According to a public health report in 2011, “the escalating problem of multiple chronic conditions (MCC) among Americans is now a major public health and medical challenge.”
Nearly half of adults in the United States live with at least one chronic illness. Chronic illness is defined as conditions that last a year or more, require ongoing medical attention, and limit activities of daily living.
These conditions include a broad array of physical illness, such as arthritis, asthma, respiratory illness, diabetes, and heart disease, among others.
Steven H. Landers, MD, MPH, in a recent paper for the Cleveland Clinic Journal of Medicine said, “Home based care will play an increasingly important role in the health care system as the United States seeks ways to provide cost-effective and compassionate care to a growing population of older adults with chronic illness,” he continues “every serious analysis of our current health care environment suggests a need for better care for the chronically ill at home and in the community.”
A recent report commissioned by the National Coalition on Care Coordination supports these findings, citing, “a need for increased home-based, health care services.” Fortunately, with advances in monitoring and telemedicine, complex medical care in the home can match the care delivered in a hospital or other care facility.
The benefits of treating those with chronic illness at home are significant and most people prefer to be treated or recover from illness in the comfort of home.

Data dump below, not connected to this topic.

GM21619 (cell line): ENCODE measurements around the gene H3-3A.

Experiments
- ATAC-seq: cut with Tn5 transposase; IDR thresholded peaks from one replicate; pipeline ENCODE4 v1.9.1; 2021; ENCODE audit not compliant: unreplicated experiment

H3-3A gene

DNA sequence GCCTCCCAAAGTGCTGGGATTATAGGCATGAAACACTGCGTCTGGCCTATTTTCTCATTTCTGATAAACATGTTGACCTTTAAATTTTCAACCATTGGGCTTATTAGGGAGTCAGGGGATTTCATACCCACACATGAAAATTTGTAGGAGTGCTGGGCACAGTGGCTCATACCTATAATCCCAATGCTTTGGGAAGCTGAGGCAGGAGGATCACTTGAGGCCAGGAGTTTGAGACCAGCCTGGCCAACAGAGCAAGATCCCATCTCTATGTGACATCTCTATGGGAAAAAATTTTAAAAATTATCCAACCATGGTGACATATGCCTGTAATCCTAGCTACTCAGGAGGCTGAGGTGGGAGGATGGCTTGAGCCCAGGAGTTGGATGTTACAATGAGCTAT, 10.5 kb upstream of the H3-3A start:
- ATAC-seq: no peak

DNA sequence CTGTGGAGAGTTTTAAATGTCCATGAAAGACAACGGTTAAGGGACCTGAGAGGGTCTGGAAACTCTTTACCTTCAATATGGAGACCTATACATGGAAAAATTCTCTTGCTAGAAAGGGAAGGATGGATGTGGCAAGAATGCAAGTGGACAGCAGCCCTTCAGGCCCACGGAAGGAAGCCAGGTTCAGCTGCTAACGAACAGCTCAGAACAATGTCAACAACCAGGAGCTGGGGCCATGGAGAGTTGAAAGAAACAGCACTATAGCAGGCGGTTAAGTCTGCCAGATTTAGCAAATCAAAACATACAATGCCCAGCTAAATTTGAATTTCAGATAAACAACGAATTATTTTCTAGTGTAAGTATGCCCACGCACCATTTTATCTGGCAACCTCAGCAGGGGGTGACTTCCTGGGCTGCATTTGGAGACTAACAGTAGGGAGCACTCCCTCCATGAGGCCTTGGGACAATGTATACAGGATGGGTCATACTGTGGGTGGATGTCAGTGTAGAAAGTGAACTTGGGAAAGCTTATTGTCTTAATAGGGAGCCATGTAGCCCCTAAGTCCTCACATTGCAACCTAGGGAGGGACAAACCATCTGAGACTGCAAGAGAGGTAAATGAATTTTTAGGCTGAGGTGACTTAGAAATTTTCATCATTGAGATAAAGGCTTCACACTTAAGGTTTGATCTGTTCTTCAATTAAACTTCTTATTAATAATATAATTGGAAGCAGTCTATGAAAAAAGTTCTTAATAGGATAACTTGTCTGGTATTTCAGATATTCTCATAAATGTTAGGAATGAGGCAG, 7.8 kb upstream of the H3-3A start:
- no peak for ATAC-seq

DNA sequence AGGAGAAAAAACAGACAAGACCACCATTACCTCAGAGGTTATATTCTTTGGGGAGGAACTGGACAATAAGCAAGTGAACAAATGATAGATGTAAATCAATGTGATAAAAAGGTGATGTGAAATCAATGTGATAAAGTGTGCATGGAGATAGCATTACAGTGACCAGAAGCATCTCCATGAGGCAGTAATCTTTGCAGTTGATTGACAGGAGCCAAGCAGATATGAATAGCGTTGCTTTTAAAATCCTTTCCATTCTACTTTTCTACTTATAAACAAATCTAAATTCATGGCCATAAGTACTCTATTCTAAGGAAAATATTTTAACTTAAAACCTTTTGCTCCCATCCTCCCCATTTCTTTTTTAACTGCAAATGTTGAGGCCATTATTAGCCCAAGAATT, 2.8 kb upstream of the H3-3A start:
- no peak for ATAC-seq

Here are 8 ways home health care improves the outcomes of those living with MCC:
- Cost effective care. Overall, home health care reduces the cost per client treated by 44% compared with hospital based treatment; the cost to family caregivers is also reduced by 23%.
- Improved quality of care. Home care may reduce client incidents, such as risk of fall or medication mismanagement, among other safety issues.
- Decreased hospital and facility stays. Clients who utilize in-home care services spend, on average, 31% fewer days in acute care hospitals and 28.43% fewer days in a rehabilitation facility.
- Increase in “healthy days”. Home care clients report an increase in healthy days over a 12 month period.
- Better care transitions. In an in-depth review of 34 studies it was reported that, on average, 27% of client readmissions were preventable. With home care intervention, hospital readmission within 30 days decreased between 12% - 17%.
- Control over health. Clients using home health care report feeling more “in-control” of their health and better able to manage their conditions because of the intimate one-on-one clinical care they are receiving.
- Improvement in activities of daily living. In a survey conducted by the Common Wealth Fund, home care clients reported improvement to activities of daily living, such as grooming, dressing, and bathing.
- One-on-one care and support. Clients report more trust for their health care professionals when they are treated in the home.